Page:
Usability Camp

When Mira Jelic and Jyotika Malhotra told me about UsabilityCamp, I immediately signed up. Good thing I did, too. The event filled up quickly and more than a hundred people were on the waiting list. If last Tuesday is anything to go by, the next UsabilityCamp will probably fill up in a few hours! <laugh>

It was great crossing over into a different world and learning more
from user experience designers who focus more on user interactions
instead of code. My favorite presentation? I can’t decide between Ilona Posner’s demonstration of these very cool immersive devices that let kids (and adults!) experience what it’s like to be a cat, frog, or butterfly, or Michelle Ivankalc(sp?)’s talk about the physical design of objects.

I really enjoyed getting to know a bunch of new people, too. I met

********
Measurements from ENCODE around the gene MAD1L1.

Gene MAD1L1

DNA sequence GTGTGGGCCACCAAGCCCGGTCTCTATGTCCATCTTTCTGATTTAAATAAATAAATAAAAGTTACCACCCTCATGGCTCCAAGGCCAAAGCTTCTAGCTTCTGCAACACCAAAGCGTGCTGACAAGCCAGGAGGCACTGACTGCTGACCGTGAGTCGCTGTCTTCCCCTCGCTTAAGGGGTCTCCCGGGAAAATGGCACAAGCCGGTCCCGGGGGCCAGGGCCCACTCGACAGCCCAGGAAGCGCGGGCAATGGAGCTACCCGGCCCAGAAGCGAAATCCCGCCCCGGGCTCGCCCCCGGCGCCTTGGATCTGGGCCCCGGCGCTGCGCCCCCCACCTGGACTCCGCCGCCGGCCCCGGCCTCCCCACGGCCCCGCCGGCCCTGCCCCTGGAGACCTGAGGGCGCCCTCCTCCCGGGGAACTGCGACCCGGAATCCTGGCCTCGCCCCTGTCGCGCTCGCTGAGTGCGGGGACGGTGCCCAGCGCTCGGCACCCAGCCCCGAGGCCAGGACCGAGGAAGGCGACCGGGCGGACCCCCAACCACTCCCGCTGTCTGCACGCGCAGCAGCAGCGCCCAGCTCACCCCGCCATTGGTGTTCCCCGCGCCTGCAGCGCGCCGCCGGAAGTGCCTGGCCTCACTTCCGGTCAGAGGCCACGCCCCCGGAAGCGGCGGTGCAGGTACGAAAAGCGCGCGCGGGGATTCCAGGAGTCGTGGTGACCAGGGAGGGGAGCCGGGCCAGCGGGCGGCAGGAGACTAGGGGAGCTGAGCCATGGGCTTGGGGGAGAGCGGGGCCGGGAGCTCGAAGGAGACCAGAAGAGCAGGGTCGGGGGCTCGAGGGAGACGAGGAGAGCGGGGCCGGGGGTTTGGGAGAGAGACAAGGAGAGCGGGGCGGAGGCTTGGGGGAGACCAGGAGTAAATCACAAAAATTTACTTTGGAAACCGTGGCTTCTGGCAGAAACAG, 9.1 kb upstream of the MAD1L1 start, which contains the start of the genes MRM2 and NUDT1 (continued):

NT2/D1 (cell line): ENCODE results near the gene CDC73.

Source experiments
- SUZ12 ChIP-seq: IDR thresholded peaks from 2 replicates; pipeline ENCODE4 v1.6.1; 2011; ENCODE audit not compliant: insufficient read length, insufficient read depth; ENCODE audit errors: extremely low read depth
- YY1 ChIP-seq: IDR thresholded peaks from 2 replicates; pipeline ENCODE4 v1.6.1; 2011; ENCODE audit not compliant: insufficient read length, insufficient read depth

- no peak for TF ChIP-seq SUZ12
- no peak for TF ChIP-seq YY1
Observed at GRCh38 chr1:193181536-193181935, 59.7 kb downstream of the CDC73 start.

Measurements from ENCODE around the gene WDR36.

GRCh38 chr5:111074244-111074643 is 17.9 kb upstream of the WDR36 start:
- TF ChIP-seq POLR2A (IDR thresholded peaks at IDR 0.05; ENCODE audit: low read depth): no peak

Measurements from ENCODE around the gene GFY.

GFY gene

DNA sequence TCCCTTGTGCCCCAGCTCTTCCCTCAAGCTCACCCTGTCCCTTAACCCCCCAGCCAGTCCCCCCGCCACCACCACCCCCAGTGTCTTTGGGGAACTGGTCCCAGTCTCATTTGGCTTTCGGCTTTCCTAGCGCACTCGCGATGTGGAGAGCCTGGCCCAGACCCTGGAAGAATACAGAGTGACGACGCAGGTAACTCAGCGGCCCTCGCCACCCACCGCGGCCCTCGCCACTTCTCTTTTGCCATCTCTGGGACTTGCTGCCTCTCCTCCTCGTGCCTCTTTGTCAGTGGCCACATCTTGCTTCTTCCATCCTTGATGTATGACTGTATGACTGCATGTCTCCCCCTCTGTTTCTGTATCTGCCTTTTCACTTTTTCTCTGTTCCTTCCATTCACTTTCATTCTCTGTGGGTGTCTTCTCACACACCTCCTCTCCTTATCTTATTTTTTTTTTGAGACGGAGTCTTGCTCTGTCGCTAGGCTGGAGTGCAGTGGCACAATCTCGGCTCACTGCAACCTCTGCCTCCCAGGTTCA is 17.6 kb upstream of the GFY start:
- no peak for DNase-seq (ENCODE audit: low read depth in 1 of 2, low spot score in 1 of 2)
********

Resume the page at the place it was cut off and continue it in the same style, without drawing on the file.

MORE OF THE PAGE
Paul Forest, who’s on the steering committee
of the International Game Developers’ Association (Toronto Chapter).
He’s looking for a development job, and has experience in everything
from C++ to Java to .NET. Richard McCann
asked me about technology evangelism when he noticed it on my nametag,
and we ended up talking about his newly-fored company called
IdeaFarmer. I met Veau Trotter for the second
time (first was at Enterprise2.0Camp). I met Daniel Tsang again, too, and we chatted a bit about FreshBooks, a web-based accounts receivables system. He told me about monkeyonyourback, which I should definitely look for. I also got to know Robin Ward, and we got into an animated discussion of extensible software (Emacs for me, Firefox for him). I should ask him about the Firefox extensions he wrote…